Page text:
Greg Clayton wrote:

Addresses in LLDB are represented by

class lldb_private::Address {
    lldb::SectionWP m_section_wp; ///< The section for the address, can be NULL.
    std::atomic<lldb::addr_t> m_offset; ///< Offset into section if \a m_section_wp is valid...
}

The section class:

class lldb_private::Section {
    ObjectFile *m_obj_file; // The object file that data for this section should be read from
    lldb::SectionType m_type; // The type of this section
    lldb::SectionWP m_parent_wp; // Weak pointer to parent section
    ConstString m_name; // Name of this section
    lldb::addr_t m_file_addr; // The absolute file virtual address range of this section if m_parent == NULL,
                                        // offset from parent file virtual address if m_parent != NULL
    lldb::addr_t m_byte_size; // Size in bytes that this section will occupy in memory at runtime
    lldb::offset_t m_file_offset; // Object file offset (if any)
    lldb::offset_t m_file_size; // Object file size (can be smaller than m_byte_size for zero filled sections...)
    SectionList m_children; // Child sections
    bool m_fake:1, // If true, then this section only can contain the address if one of its
                                        // children contains an address. This allows for gaps between the children
                                        // that are contained in the address range for this section, but do not produce
                                        // hits unless the children contain the address.
                    m_encrypted:1, // Set to true if the contents are encrypted
                    m_thread_specific:1;// This section is thread specific

};

The section type "m_type" is one of:

    typedef enum SectionType
    {
        eSectionTypeInvalid,
        eSectionTypeCode,
        eSectionTypeContainer, // The section contains child sections
        eSectionTypeData,
        eSectionTypeDataCString, // Inlined C string data
        eSectionTypeDataCStringPointers, // Pointers to C string data
        eSectionTypeDataSymbolAddress, // Address of a symbol in the symbol table
        eSectionTypeData4,
        eSectionTypeData8,
        eSectionTypeData16,
        eSectionTypeDataPointers,
        eSectionTypeDebug,
        eSectionTypeZeroFill,
        eSectionTypeDataObjCMessageRefs, // Pointer to function pointer + selector
        eSectionTypeDataObjCCFStrings, // Objective C const CFString/NSString objects
        eSectionTypeDWARFDebugAbbrev,
        eSectionTypeDWARFDebugAranges,
        eSectionTypeDWARFDebugFrame,
        eSectionTypeDWARFDebugInfo,
        eSectionTypeDWARFDebugLine,
        eSectionTypeDWARFDebugLoc,
        eSectionTypeDWARFDebugMacInfo,
        eSectionTypeDWARFDebugPubNames,
        eSectionTypeDWARFDebugPubTypes,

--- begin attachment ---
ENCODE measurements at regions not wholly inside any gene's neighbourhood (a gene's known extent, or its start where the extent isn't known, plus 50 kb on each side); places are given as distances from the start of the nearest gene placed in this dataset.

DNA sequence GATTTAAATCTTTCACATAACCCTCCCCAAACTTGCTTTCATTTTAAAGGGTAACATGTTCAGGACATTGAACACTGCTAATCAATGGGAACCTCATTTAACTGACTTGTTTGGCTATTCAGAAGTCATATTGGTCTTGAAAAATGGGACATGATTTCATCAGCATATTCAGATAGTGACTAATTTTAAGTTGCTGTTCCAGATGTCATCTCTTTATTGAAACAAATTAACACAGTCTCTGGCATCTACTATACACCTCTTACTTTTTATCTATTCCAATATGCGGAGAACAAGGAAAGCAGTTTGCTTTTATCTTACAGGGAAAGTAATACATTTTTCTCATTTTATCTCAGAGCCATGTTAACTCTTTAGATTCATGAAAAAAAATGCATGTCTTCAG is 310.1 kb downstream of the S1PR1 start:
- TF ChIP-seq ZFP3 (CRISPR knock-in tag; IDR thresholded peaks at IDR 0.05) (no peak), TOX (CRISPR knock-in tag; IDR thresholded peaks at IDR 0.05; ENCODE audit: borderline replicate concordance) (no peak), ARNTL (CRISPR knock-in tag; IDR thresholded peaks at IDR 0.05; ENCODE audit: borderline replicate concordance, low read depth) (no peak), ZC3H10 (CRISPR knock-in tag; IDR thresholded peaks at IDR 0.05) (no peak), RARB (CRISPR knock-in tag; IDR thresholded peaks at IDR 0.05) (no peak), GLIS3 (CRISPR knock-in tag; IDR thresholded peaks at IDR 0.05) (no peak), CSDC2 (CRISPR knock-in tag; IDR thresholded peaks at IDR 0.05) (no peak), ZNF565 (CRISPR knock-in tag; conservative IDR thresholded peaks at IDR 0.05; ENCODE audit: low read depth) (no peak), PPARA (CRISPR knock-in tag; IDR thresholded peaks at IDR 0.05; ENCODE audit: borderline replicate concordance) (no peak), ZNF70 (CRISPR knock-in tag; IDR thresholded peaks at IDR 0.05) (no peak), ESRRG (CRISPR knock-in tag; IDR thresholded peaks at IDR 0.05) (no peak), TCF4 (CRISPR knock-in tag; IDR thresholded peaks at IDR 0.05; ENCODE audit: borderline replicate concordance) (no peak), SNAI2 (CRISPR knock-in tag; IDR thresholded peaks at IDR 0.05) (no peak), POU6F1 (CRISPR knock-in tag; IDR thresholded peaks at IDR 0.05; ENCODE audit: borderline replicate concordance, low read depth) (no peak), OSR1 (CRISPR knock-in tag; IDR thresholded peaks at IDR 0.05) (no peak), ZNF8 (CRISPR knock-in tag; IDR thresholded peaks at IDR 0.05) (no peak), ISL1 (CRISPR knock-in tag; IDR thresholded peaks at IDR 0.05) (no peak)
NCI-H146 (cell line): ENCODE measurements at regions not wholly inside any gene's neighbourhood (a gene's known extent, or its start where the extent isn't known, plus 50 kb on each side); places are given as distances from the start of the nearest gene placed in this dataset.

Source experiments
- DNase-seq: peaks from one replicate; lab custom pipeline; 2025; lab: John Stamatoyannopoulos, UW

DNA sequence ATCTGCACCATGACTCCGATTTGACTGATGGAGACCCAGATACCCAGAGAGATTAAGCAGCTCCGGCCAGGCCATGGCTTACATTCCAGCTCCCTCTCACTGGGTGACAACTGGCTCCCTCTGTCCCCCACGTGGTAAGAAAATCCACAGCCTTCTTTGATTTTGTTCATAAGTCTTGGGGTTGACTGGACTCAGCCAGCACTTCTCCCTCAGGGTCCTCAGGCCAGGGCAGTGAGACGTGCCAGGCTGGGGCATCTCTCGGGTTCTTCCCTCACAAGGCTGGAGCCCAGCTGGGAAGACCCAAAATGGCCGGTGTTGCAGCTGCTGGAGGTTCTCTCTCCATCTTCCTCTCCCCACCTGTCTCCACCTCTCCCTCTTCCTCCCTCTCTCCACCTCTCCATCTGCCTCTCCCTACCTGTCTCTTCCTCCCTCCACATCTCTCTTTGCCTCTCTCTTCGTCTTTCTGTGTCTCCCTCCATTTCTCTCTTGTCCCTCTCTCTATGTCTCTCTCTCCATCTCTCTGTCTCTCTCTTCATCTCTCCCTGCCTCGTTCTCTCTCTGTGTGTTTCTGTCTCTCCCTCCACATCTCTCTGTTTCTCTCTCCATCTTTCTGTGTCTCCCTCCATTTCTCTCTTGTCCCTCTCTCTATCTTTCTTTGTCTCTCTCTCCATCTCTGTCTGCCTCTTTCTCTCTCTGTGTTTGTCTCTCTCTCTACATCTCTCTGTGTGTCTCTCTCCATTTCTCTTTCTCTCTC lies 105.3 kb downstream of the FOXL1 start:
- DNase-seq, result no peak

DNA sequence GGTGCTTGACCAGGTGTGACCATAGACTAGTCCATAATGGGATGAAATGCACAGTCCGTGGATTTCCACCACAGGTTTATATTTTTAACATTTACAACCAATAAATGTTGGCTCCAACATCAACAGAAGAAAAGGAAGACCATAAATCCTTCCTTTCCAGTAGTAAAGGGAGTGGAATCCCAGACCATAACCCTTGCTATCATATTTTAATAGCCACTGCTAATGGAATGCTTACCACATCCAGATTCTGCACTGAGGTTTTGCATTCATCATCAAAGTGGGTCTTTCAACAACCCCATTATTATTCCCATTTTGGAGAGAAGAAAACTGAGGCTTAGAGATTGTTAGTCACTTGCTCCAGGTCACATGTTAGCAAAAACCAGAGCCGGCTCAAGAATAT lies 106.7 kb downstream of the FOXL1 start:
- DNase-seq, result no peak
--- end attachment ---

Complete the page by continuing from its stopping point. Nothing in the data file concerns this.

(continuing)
eSectionTypeDWARFDebugRanges,
        eSectionTypeDWARFDebugStr,
        eSectionTypeDWARFAppleNames,
        eSectionTypeDWARFAppleTypes,
        eSectionTypeDWARFAppleNamespaces,
        eSectionTypeDWARFAppleObjC,
        eSectionTypeELFSymbolTable, // Elf SHT_SYMTAB section
        eSectionTypeELFDynamicSymbols, // Elf SHT_DYNSYM section
        eSectionTypeELFRelocationEntries, // Elf SHT_REL or SHT_REL section
        eSectionTypeELFDynamicLinkInfo, // Elf SHT_DYNAMIC section
        eSectionTypeEHFrame,
        eSectionTypeOther
             } SectionType;

So we see we have eSectionTypeCode and eSectionTypeData.

This could be used to help make the correct reads if addresses fall within known address ranges that fall into sections within a binary.

Thanks for your help with this Greg. I am currently trying to understand the above structures. Probably take some time before I get it all clear in my head, though.

I am guessing that there are code and data reads that are not found within any sections from files right?

I can't comment on your above question just yet, since I'm concentrating figuring out how get a "disassemble" command (from lldb) to read from the correct bus on our devices.
We are concerned that disassembling always reads from the device (not from ELF), since:

1. we prefer to always read from the device for dis since it is easy then to spot if our users have chosen the wrong elf file.
2. we may try to debug without symbol files. This is a corner case however.
3. we may encounter self-modifying code.

As a quick check I did try debugging a native 64-bit linux process on linux, and when I invoked a simple disassemble from address command (e.g. di -s 0x4004f0 -c 10), I did observe that the target's memory is read:

#0 lldb_private::Process::ReadMemoryFromInferior
#1 lldb_private::MemoryCache::Read
#2 lldb_private::Process::ReadMemory
#3 .lldb_private::Target::ReadMemory
...
#5 lldb_private::Disassembler::Disassemble

You are correct, we always use the memory from the device because relocations might have been performed on data and code references.

(I'll try debugging using a remote target, shortly, for comparision...)

Whilst debugging, I did observe that in the parameter:
"const Address &start_address" of #5 lldb_private::Disassembler::Disassemble
that the m_section_wp data is 0x0. In your reply, do you suggest that I arrange that this data is populated with a valid section pointer whose m_type is eSectionTypeCode?